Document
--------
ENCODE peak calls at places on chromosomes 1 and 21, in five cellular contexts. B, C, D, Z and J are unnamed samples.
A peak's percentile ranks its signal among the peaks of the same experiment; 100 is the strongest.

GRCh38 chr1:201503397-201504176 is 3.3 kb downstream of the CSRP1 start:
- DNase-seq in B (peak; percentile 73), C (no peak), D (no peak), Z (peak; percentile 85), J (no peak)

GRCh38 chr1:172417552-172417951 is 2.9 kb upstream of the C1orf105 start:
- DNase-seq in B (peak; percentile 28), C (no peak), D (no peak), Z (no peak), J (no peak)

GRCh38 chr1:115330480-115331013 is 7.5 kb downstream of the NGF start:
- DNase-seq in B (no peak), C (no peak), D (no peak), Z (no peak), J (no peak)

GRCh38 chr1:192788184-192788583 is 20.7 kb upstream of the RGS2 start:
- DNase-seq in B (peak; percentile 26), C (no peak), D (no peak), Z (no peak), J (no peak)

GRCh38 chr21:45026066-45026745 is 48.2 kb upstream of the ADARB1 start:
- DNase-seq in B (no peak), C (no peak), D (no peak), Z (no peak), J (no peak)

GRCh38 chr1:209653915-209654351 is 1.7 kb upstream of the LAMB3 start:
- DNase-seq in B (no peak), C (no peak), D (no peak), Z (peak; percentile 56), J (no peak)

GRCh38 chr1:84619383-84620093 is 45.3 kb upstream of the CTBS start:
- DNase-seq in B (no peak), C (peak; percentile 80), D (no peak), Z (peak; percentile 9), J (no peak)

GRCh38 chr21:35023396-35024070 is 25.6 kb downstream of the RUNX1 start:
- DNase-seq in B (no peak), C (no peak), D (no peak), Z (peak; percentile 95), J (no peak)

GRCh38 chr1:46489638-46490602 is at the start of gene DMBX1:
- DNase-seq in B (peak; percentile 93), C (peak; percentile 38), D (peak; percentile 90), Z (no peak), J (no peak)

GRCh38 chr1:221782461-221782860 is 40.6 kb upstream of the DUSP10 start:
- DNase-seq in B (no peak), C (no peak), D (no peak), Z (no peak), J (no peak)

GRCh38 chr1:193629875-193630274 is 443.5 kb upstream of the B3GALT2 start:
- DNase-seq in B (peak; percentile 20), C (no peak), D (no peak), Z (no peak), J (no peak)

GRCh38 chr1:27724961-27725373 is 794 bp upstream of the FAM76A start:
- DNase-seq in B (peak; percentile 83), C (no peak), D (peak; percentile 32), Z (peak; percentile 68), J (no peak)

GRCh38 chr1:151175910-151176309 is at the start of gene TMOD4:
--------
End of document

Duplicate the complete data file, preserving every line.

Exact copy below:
ENCODE peak calls at places on chromosomes 1 and 21, in five cellular contexts. B, C, D, Z and J are unnamed samples.
A peak's percentile ranks its signal among the peaks of the same experiment; 100 is the strongest.

GRCh38 chr1:201503397-201504176 is 3.3 kb downstream of the CSRP1 start:
- DNase-seq in B (peak; percentile 73), C (no peak), D (no peak), Z (peak; percentile 85), J (no peak)

GRCh38 chr1:172417552-172417951 is 2.9 kb upstream of the C1orf105 start:
- DNase-seq in B (peak; percentile 28), C (no peak), D (no peak), Z (no peak), J (no peak)

GRCh38 chr1:115330480-115331013 is 7.5 kb downstream of the NGF start:
- DNase-seq in B (no peak), C (no peak), D (no peak), Z (no peak), J (no peak)

GRCh38 chr1:192788184-192788583 is 20.7 kb upstream of the RGS2 start:
- DNase-seq in B (peak; percentile 26), C (no peak), D (no peak), Z (no peak), J (no peak)

GRCh38 chr21:45026066-45026745 is 48.2 kb upstream of the ADARB1 start:
- DNase-seq in B (no peak), C (no peak), D (no peak), Z (no peak), J (no peak)

GRCh38 chr1:209653915-209654351 is 1.7 kb upstream of the LAMB3 start:
- DNase-seq in B (no peak), C (no peak), D (no peak), Z (peak; percentile 56), J (no peak)

GRCh38 chr1:84619383-84620093 is 45.3 kb upstream of the CTBS start:
- DNase-seq in B (no peak), C (peak; percentile 80), D (no peak), Z (peak; percentile 9), J (no peak)

GRCh38 chr21:35023396-35024070 is 25.6 kb downstream of the RUNX1 start:
- DNase-seq in B (no peak), C (no peak), D (no peak), Z (peak; percentile 95), J (no peak)

GRCh38 chr1:46489638-46490602 is at the start of gene DMBX1:
- DNase-seq in B (peak; percentile 93), C (peak; percentile 38), D (peak; percentile 90), Z (no peak), J (no peak)

GRCh38 chr1:221782461-221782860 is 40.6 kb upstream of the DUSP10 start:
- DNase-seq in B (no peak), C (no peak), D (no peak), Z (no peak), J (no peak)

GRCh38 chr1:193629875-193630274 is 443.5 kb upstream of the B3GALT2 start:
- DNase-seq in B (peak; percentile 20), C (no peak), D (no peak), Z (no peak), J (no peak)

GRCh38 chr1:27724961-27725373 is 794 bp upstream of the FAM76A start:
- DNase-seq in B (peak; percentile 83), C (no peak), D (peak; percentile 32), Z (peak; percentile 68), J (no peak)

GRCh38 chr1:151175910-151176309 is at the start of gene TMOD4: